In the recent discussions about the Jallikattu issue, it was argued that it was long-standing tradition. People promptly countered with 'So, would you argue for Sati and Child Marriage as well?" Yes, tradition is not a sufficient argument to retain a practice. But if, say, the Central Government enacts a law banning the wearing of the Mysore Turban, and one argued tradition, would you still be springing Sati and Child Marriage on the opponents of the ban? This is use of false equivalence again - the discussion has to be about whether the Jallikattu is as heinous as Sati as to warrant a ban DESPITE it being a tradition. To automatically ASSUME an equivalence is to leave no room for discussion; to deny any legitimacy to an alternative viewpoint. To illustrate, there is a tradition of ear piercing for children - male and female - and it is not like children jump with joy at having to undergo it. The conditions are met here - pain is caused to someone who cannot give informed consent and it IS a tradition. As bad as Sati/Child Marriage?

Much the same happens when people grumble about the implementation of the demonetization exercise. They are anti-nationalists who spit on the brave sacrifices of our men in uniform. Really? IF something CAN be done better and has not been, you have to be a traitor to your country to point that out? IF it could not have been done better, in your opinion, and I think that it could have been, I have no respect for my country? To equate criticism of the government to a slur on the country is the use of false equivalence too.

Societies change not by diktat but by evolution. When you seek to change deeply ingrained ideas, you need to be listened to with interest if not respect. Overstating your case engenders disbelief in your veracity and thus to a denial of the concepts that you espouse. If someone is renting a floor of his house out, and does not like meat cooked in his house, he may choose to rent it only to vegetarians. Start calling him a racist and you will end up creating one in him.

False equivalence is one of the most dangerous things in liberal speech these days. People may not be able to logically counter the accusations but, make no mistake, they will be aware that you are being unjust in your portrayal of them and THAT will render them deaf to all that you say, reasonable or not. You do not endear yourself to people and cause them to be open to your thoughts, when you start your speech by calling them incorrigible villains. You end up making them feel that they might as well be hung for sheep as for lambs.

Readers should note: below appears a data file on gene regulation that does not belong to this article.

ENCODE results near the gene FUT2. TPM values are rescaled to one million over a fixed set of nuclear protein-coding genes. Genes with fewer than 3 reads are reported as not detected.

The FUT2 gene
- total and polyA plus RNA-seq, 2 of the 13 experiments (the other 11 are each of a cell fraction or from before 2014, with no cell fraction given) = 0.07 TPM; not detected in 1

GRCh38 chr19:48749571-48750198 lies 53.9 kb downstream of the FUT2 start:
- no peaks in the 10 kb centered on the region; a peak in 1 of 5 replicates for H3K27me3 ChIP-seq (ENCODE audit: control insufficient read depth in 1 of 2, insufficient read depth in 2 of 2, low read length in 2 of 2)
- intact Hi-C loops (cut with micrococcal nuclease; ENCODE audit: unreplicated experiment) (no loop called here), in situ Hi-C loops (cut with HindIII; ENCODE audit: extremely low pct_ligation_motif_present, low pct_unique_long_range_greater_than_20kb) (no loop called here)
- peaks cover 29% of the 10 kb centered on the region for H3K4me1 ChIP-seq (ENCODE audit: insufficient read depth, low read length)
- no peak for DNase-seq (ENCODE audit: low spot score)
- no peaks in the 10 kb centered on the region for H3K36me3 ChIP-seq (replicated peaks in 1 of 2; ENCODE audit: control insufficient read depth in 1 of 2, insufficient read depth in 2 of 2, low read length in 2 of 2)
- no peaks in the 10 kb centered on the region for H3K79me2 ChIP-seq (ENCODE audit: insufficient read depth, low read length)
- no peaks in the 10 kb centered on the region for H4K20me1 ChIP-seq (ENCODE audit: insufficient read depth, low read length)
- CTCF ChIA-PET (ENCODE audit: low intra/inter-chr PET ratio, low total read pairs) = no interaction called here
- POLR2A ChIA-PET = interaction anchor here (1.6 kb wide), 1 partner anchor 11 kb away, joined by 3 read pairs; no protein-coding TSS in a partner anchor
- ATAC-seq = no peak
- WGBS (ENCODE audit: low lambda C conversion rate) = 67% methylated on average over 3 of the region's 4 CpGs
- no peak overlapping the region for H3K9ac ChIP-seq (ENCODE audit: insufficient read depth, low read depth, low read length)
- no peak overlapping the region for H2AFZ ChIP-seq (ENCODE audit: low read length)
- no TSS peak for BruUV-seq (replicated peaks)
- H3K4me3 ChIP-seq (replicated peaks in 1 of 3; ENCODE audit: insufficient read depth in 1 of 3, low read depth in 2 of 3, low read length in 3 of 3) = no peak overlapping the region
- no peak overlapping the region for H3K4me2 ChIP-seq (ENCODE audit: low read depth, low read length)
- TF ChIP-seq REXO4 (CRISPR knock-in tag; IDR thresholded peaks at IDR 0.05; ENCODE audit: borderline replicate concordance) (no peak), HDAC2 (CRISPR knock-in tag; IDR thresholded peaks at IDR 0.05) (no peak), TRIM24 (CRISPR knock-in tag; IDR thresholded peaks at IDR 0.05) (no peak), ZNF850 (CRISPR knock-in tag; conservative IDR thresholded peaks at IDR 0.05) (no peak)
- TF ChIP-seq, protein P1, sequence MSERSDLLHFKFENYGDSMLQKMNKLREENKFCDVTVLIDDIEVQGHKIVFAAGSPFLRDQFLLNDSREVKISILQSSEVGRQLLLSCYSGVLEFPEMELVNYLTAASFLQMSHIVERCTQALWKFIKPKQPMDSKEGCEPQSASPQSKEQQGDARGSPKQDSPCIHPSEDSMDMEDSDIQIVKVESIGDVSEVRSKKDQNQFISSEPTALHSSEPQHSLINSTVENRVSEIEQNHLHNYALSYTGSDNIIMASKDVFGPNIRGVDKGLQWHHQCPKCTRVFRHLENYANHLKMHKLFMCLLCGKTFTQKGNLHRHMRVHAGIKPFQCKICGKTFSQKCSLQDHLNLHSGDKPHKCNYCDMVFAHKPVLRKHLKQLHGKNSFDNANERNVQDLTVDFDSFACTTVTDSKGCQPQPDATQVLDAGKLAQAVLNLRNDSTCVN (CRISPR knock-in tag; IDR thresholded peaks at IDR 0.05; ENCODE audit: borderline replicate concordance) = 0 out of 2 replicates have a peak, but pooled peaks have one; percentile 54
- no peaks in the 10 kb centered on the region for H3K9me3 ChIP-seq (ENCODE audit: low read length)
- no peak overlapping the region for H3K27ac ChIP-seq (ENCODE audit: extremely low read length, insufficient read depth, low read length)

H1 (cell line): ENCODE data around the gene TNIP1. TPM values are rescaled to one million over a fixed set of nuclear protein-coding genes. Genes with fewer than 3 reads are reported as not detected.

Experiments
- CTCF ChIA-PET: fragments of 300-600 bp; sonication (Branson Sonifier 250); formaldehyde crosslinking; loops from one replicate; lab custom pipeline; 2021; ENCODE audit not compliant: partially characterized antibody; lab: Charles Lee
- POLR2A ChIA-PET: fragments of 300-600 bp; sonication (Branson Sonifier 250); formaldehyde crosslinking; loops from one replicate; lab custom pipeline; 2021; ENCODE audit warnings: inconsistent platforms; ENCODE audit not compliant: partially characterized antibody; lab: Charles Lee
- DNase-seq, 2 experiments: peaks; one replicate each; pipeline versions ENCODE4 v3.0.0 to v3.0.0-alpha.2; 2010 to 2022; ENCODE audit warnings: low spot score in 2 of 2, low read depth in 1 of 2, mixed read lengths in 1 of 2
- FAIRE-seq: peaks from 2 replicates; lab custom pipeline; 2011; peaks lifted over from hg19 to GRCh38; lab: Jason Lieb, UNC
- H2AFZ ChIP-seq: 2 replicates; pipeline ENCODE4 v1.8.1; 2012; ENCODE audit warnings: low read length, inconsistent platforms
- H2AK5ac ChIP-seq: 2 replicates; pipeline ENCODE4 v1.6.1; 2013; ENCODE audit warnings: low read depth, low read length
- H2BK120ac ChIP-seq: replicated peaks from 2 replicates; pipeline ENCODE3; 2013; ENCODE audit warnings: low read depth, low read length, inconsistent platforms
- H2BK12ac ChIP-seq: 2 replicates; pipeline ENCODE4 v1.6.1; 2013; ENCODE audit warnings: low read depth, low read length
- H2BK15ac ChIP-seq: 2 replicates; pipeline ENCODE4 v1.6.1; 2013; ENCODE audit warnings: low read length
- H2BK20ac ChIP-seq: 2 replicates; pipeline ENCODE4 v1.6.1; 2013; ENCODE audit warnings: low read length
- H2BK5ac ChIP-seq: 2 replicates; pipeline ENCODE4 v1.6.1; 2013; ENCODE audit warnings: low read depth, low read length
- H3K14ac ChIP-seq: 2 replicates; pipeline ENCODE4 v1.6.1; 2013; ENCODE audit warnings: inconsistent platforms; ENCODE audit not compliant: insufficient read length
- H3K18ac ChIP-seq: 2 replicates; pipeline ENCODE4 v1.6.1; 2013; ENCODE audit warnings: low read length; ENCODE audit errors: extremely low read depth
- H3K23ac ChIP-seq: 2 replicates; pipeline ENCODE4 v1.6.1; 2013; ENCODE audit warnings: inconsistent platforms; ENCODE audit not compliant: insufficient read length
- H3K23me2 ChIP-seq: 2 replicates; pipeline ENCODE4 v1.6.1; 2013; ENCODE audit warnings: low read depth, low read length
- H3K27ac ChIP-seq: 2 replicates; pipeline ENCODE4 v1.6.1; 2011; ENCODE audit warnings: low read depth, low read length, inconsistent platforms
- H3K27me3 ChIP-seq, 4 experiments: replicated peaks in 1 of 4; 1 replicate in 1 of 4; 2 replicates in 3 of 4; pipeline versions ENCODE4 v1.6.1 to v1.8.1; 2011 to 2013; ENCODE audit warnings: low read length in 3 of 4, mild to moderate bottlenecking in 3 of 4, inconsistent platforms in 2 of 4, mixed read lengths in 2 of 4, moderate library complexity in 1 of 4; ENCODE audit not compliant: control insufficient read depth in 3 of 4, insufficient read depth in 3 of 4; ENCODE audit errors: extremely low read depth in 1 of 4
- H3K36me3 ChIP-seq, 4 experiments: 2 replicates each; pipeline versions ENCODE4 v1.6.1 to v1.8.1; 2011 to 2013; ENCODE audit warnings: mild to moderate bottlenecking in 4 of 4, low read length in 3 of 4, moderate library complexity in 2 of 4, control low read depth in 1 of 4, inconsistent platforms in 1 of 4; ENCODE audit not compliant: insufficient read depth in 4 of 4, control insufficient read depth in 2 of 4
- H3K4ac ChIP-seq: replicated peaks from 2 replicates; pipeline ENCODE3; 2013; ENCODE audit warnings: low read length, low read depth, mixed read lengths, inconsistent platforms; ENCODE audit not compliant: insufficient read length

But, then, if changing Society for the better is an unimportant by-product and the main intention is to gain personal popularity, false equivalence IS the way to go. When has Reason ever gone Viral? Only diseases spread that way!

Monday, February 13, 2017

Of a winner

We are born; we live; we die; and we fight endlessly about our beliefs about what happens after we die. While we live, we seek relentlessly to 'succeed' and we define ourselves and others as winners and losers based on the achievement of 'success'.

The yardsticks we use for success are all out there in the world. Our material possessions, our position in Society, the people who respect and care for us...and, yet, when we see someone succeed against odds, we respect them the more. Like when a Dipa Karmakar, who despite flat feet and lack of top class support, becomes a top gymnast. There is something in us that understands the inadequacy of the material measures we use and appreciates the fact that it is the character that is needed to achieve success which makes a winner.

But, yet, we do need the person to achieve the external success before we appreciate the character which caused them to succeed. The fact, though, is that it is invariably the character that makes a person a winner, whether or not the life and efforts of that person were crowned by 'success' as it is popularly understood.

And, yet, what indeed is character? It is easy for you to be an optimist, when life is going well for you. It is easy to be compassionate and empathetic when you are yourself not in dire need of compassion and empathy. It is easy to be determined when you are confident of success. It is easy to be courageous when the risks are minimal. It is easy to be honest when the consequences of honesty or the rewards of dishonesty are not too important to you. It is easy to be generous when it involves no major sacrifice on your part.

Life can throw curve balls at anyone. When your life turns to one of pain and suffering, can you maintain your ability to laugh? When you are yourself in serious trouble, can you rise above your tendency to self-pity and show compassion and help others in need? When you are fighting a battle which cannot be won, can your determination rise to the challenge of living every day to the full? When your life and your well-being are balanced on a knife edge every day, do you have the courage to rise above the inclination to depression? When you need something badly, can you still be generous with it?